Tuesday, August 30, 2011

Interview with Jennifer Hamburg

Jennifer Hamburg, author of the picture book A Moose That Says Moo and creator of Dramatic Fanatic mystery theater parties for kids, also writes for children's television. I've always wondered how shows like Super Why! and Little Einsteins are created, so I just had to interview Jennifer.  Learn more about her exciting career at www.jenniferhamburg.com.

How did you land your first job writing for children's television?

I always knew I wanted to work in children’s television. I went to grad school to study Educational Psychology, and after I graduated I was hired as a research analyst for a Blue's Clues spin-off called Blue's Room. They knew I was interested in writing (because I kept reminding them!), and after my contract was up they asked me to stay on as an assistant writer. I was so lucky to have that opportunity. It was a short contract but in that time I really got to see the ins and outs of how a TV script was written (plus, it led to many more wonderful opportunities with the same group of people). After that, I started contacting other production companies and sending around samples. I had previously had a book of children’s plays published, so I used that as my sample for a while. I worked for a couple of different shows right off the bat, and it kind of went from there!

What is the process like writing scripts? 

Every show is different. For some we'd do a roundtable where we’d brainstorm ideas together and then each walk away with specific script assignments. Other times a show would send me a treatment (a summary of the episode) and a deadline, and that was it. Sometimes I would spend lots of time at the production offices and was very involved; for other shows, I never met the producers in person. The time frames also vary depending on the project. Generally, two weeks is typical for writing a script and maybe one week for a revision.  Sometimes I’m asked how long I need, and other times I’m given the date and time to have it in!

What's the biggest challenge writing for children's television?

Each show has a specific tone, feel, style of humor, etc. My job as a writer is to take my writer “personality” and fit it into the particular show I’m writing for. It’s harder than it sounds! Writers are obviously creative, and it’s natural to want to write scripts that show off your creativity – but it’s not always right for that particular show. It takes a lot of self-editing. Also, lots of the preschool shows I write for also have a curriculum with specific lesson plans for each episode. I need to be able to integrate the learning moments into the story, which can be tricky.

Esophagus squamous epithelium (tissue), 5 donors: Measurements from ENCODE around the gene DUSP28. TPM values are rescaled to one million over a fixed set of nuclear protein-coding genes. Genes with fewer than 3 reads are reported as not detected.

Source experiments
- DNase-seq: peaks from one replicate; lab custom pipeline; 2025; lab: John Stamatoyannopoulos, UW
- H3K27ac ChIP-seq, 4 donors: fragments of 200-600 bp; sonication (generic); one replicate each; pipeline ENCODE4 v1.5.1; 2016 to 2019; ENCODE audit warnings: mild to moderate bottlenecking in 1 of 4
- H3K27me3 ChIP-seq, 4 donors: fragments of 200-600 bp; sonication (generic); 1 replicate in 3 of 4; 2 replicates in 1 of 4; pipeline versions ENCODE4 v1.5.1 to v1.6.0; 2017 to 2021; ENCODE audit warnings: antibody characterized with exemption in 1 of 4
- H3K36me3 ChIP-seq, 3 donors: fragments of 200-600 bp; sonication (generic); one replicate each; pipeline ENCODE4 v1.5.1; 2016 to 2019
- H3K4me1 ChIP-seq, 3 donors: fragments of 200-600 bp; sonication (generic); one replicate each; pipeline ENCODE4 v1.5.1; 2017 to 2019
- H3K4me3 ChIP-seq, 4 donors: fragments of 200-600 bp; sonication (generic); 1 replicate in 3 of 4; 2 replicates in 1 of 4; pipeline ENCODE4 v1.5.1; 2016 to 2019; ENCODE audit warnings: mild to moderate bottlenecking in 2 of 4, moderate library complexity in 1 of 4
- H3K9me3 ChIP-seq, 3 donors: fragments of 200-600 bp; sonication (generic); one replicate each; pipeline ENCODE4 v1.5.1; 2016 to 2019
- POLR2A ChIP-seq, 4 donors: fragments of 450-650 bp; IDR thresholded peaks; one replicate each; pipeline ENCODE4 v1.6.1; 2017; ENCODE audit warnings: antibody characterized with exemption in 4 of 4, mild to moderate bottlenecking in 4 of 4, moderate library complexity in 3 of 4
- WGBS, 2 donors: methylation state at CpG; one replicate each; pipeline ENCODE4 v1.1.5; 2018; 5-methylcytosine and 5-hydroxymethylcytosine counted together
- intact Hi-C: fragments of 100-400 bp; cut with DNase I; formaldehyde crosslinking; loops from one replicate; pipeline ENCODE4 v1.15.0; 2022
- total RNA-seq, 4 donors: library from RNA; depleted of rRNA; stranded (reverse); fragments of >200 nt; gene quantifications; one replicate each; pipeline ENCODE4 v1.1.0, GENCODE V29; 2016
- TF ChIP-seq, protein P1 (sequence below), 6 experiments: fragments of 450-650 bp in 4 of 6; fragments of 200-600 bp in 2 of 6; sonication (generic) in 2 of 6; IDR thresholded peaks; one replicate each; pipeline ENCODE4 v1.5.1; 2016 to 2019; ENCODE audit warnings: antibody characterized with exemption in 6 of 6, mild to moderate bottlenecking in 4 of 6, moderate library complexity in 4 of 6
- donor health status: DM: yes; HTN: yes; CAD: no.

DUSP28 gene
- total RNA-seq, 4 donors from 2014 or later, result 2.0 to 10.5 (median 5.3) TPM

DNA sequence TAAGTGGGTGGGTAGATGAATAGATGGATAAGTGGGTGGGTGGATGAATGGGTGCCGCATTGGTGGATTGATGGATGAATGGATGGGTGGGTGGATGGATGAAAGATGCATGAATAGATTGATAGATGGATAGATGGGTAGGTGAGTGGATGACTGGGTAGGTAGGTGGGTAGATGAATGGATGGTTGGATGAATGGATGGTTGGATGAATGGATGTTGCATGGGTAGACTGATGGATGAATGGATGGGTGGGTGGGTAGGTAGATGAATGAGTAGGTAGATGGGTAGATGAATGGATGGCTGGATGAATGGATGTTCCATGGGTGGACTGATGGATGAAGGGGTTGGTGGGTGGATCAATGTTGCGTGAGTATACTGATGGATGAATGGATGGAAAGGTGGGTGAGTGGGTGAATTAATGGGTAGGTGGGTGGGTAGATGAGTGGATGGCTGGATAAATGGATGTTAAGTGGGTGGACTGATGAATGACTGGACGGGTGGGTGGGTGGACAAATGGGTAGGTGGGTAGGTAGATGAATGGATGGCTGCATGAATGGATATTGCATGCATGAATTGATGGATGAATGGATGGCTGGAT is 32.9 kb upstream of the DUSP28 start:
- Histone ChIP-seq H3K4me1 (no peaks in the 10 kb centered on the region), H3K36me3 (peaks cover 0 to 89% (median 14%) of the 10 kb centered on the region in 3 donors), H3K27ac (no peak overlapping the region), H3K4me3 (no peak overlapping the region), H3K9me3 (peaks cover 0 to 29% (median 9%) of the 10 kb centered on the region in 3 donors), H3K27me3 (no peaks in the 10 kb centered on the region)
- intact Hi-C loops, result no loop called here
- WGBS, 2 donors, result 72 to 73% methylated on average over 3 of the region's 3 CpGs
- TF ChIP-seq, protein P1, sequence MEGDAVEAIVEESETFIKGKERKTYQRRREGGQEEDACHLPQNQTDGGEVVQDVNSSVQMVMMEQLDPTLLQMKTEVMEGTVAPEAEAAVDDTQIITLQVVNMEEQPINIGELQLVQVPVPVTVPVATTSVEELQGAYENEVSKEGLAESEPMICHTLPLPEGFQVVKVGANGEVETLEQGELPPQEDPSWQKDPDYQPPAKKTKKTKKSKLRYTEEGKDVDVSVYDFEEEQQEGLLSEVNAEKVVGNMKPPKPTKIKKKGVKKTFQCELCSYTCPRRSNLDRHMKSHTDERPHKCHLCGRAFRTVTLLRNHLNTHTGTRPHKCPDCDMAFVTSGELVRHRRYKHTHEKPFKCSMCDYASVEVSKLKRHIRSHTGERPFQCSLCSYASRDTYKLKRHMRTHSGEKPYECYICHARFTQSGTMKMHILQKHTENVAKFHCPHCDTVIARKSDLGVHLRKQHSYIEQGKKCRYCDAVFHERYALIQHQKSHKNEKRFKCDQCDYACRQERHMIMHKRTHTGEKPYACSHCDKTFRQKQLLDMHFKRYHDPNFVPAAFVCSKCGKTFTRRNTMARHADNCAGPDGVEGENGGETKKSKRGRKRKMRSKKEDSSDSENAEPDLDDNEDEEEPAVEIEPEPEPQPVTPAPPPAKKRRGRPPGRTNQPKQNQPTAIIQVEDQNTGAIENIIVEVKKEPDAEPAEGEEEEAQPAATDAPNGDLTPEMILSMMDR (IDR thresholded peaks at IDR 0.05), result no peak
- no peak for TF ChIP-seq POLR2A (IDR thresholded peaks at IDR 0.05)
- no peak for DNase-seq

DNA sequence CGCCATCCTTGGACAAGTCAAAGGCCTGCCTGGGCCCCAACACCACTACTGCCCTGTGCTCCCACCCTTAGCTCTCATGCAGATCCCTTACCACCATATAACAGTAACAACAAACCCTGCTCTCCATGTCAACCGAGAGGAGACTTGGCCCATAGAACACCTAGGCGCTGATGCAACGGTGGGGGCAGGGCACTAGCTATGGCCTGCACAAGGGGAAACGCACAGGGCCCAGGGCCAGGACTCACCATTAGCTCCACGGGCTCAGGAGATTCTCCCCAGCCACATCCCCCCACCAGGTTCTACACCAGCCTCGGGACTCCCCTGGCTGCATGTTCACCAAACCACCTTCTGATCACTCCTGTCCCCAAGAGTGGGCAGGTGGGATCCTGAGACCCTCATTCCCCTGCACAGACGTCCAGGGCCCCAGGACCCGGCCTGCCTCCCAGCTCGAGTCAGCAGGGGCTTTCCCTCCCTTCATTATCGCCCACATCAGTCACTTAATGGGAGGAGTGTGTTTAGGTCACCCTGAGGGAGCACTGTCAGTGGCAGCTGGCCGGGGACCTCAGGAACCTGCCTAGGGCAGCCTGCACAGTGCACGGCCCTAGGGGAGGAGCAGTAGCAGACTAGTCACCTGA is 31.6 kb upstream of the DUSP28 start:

What's your favorite part of the job?

Well, I love the whole process! I like diving into a new script and going over and over it until it sounds just right. And then most of the time I have to rewrite the whole thing again ☺ But I think of it as a creative exercise. Some writers don’t like getting notes and rewriting; they can get defensive. But I look at it like this: The creators of the show have a specific idea of how they want the show to be, and whether I agree with their ideas or not, it’s my job to make it work for them. It’s their show! When I have a show I’ll write it the way I want.

One last thing: Tell me about A Moose That Says Moo!

A Moose That Says Moo was originally called A Moose Doesn’t Moo. Totally the opposite! It was basically about all of the things animals don’t do, which I thought was kind of funny. My husband gave me the idea. We were in a camping store when my son was a baby, and there was this giant stuffed moose. My husband was playing around and said to our son, “This is a moose. But a moose doesn’t moo.” And I said, “Hey, that’s funny!” So I wrote the book that week (yes, that quickly!) and sent it out to about five literary agents. One of them called me soon after and offered to represent me.

What we found, however, was that the story needed something more, more of an arc. So I played with it a bit and turned it into a “What if…” kind of story, where a kid imagines a zoo in her backyard – it’s still nonsensical and silly but it’s more active. And we sold it! (well, she sold it) It comes out next year, 2012.

1 comment:

  1. News world: Good luck next year! This is a moose. But a moose doesn’t moo.” And I said, “Hey, that’s funny!